I’ve been to a fair number of conferences, but few I have really enjoyed and left feeling like I learned something that I can take back home and apply. I have on occasion, like the man pictured above, lost interest and snoozed. More and more attendees are seeking new means of learning and sharing knowledge through active conferences that rapidly introduce new techniques and then apply them in real-world scenarios. Team Better Block recently partnered with the Oklahoma Main Street Program to host such a conference with over 50 Main Street Program Directors from around the State of Oklahoma.
The conference included a half-day of classroom training on the basics of How to Build a Better Block with examples from past projects in Wichita, Kansas, Dallas, Texas and San Antonio Texas. An hour was spent on the theory behind Better Block that stems from books such as City Comforts and practices like New York City’s Pavement to Plazas program.
Overall the workshop sought to provide:
Introduction to Team Better Block approach
How to re-engineer and re-program streets, sidewalks, properties, and spaces for safety, shared amenities, and staying power
How to rally stakeholders, community, and civic participation
How to promote the demonstration through marketing, “shared” events, and social media
How to file for proper permitting for the demonstration
How to create teams and designate tasks efficiently and effectively
How to survey public and private spaces of blighted or auto-centric blocks through “on site” visits
How to design, build, and install temporary re-engineering and re-programming elements safely, economically, and efficiently through “hands on” demonstrations
How to measure through a set of metrics and reports the successes and failures of the demonstration
How to continue future efforts and take next steps for permanent change
Moving from the classroom to the street, Better Block co-founders Andrew Howard and Jason Roberts and long-time Better Block Champ Wanda Dye lead the group on process of building a better block:
Community Walk with Private and Public Space Survey
Property owner meeting with Pop-up Shop ideas
City Traffic Engineer discussion with Street Plan
The Main Street Directors had less than six hours to transform a four lane auto-dominated street into a complete street and activate five vacant shop-fronts into destinations. Using the better block principles of BORROW, BUILD and only then BUY the teams set off to make the Kendall Whittier District of Tulsa Oklahoma into an even more attractive destination!
Great places deserve great streets. The project worked with the City of Tulsa Traffic Engineering Department to test a complete street for a one block stretch of Lewis Street. Lewis is currently a four lane arterial with around 10,000 vehicles per day and speeds above 35MPH. However, it is designate in the City of Tulsa Thoroughfare plan to be a two lane main street in the future. So, the Street Team re-oriented the current on-street parallel parking to be back-in angle parking. This treatment sought to reduce vehicle speeds and increase the amount of parking for retail uses. On the opposite side of the street, planters where used to create a European style cycle track that functioned as a bicycle trail in the street.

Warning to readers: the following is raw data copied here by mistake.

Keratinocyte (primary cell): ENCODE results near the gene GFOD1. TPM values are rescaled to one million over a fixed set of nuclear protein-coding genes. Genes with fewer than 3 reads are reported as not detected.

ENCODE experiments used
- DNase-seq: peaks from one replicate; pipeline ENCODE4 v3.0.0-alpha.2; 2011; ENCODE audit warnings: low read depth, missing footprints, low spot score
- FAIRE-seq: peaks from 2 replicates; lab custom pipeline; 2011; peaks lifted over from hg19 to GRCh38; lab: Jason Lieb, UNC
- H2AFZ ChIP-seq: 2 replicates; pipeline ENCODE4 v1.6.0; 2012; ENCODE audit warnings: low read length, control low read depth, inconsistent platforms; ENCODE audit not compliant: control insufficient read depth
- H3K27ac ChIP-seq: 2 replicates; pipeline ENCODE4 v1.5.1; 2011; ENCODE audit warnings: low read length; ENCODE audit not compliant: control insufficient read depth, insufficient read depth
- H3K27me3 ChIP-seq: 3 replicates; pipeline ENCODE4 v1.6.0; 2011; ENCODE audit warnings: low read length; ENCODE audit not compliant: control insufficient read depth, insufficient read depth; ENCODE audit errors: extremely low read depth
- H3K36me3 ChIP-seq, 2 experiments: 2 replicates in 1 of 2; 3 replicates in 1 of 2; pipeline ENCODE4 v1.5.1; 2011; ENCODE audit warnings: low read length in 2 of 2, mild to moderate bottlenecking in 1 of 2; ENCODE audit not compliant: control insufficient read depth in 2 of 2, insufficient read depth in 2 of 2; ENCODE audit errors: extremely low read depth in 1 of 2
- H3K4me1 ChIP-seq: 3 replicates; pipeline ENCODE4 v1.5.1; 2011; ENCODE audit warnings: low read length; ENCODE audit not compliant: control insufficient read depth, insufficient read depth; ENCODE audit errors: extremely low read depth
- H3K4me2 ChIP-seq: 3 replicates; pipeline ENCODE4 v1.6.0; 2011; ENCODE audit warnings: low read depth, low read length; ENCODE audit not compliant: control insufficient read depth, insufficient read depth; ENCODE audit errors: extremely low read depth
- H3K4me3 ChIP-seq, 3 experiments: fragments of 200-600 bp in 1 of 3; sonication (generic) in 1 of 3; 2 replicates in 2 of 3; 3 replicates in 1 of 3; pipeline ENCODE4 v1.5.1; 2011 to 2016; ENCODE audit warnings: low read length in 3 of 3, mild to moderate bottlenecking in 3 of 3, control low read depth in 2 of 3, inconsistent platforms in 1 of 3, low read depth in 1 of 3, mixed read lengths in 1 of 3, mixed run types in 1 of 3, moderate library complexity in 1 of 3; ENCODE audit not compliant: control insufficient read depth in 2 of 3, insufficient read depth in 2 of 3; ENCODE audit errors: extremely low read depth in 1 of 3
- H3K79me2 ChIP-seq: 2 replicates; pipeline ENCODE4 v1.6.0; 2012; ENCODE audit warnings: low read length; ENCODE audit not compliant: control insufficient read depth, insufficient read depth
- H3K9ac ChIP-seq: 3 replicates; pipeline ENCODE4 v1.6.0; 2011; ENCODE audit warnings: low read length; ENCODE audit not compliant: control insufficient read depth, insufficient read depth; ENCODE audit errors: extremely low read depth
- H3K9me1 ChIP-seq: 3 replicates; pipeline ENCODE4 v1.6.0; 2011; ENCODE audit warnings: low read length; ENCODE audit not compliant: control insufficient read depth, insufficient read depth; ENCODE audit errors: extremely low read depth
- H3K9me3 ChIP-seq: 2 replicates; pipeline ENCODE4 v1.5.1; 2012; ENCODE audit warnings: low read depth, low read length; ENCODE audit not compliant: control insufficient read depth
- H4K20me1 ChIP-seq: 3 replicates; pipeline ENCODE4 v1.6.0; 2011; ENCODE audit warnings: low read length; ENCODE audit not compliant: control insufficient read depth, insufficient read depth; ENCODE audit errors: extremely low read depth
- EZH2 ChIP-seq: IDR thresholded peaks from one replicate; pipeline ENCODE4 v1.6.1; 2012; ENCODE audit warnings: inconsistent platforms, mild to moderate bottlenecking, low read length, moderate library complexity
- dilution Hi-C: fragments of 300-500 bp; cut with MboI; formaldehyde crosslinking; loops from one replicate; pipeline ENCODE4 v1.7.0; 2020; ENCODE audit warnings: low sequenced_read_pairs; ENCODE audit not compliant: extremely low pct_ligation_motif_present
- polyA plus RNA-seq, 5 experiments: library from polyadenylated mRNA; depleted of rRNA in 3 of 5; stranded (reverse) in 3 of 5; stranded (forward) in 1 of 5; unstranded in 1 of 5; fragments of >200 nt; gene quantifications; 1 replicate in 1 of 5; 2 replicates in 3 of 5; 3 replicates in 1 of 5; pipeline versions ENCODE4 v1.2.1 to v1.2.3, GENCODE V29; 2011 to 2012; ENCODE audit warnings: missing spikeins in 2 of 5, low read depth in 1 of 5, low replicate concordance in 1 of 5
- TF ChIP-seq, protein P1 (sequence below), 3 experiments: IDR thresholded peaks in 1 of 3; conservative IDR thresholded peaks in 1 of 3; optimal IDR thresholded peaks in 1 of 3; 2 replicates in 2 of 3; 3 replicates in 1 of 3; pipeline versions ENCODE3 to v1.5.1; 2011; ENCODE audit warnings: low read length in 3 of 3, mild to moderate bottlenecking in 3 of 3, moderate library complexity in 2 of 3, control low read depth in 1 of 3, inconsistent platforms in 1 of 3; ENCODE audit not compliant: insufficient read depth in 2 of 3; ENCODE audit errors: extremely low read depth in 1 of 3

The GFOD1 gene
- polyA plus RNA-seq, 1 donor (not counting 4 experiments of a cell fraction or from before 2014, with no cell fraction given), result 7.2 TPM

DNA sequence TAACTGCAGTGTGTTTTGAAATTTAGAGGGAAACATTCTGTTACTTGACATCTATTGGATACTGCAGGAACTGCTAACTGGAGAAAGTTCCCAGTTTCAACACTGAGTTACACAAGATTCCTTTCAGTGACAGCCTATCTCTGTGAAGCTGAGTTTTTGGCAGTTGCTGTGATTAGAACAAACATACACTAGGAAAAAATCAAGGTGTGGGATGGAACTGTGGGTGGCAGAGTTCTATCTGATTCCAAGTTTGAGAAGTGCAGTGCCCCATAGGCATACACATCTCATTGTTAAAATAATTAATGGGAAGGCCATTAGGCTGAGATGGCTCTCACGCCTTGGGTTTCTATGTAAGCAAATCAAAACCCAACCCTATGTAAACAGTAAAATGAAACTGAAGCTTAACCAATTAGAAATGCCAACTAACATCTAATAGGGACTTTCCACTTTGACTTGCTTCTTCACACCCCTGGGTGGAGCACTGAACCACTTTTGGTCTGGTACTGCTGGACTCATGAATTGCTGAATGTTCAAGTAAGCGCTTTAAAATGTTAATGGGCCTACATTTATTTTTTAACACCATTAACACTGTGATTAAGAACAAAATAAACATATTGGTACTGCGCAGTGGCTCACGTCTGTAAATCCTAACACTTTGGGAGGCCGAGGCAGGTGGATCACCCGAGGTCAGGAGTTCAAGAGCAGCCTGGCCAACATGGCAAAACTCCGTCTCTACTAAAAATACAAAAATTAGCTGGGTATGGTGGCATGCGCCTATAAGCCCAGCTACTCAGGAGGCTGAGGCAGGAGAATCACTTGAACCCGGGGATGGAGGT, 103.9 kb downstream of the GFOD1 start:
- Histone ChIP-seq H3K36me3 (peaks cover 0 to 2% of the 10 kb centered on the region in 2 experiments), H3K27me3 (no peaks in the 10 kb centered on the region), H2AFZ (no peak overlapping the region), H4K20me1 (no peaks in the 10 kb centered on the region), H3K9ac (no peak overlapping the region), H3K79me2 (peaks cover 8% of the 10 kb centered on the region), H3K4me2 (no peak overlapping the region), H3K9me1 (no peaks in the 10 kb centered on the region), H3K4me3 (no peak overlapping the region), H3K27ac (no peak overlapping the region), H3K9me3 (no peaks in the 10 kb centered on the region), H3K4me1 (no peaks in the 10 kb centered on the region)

Concurrently, the Pop-up Team went to work on five vacant storefronts with the idea of creating a coffee shop, art gallery, vintage record shop, vintage clothing store and a hardware store. They focused on the front of the store. Cleaning windows, positioning displays and setting areas close to the windows and dividing the large spaces using horizontal elements. Art was borrowed, friends were called to participate and new relationships with neighboring retailers was formed. In a matter of hours the Pop-up team had created and active and vibrant destination!
The Marketing and Graphics Team meanwhile were documenting the effort, creating wayfinding, signage, uploading pictures to Facebook and creating a video. The result was a block that performed better for the visitor, property owner and retailer.
The experience reminded Jason and I of the first Better Block! The positive energy of the day was apparent. Gone was the powerpoint slides, rubber chicken lunch and boring training manuals often found at conferences. Instead the day was filled with team building, active participation, rapid problem solving and measurable outcomes. The true test of the workshop will come in the application of learned techniques by the participants when they return home.
In our closing session, Jason asked how will you use what you have learned? In Ardmore a vacant storfront is going to become a restaurant incubator with an active cafe area, Altus is looking to restore the “bad” part of Main Street that is South of the tracks with a Better Block, McAlester is going to use the street exercise to illustrate the need for a calmed state highway that is their main street and many others found immediate applications of the lessons learned.
Congratulations to the first Better Block Certification Class! Our next Class is in March, sign up now!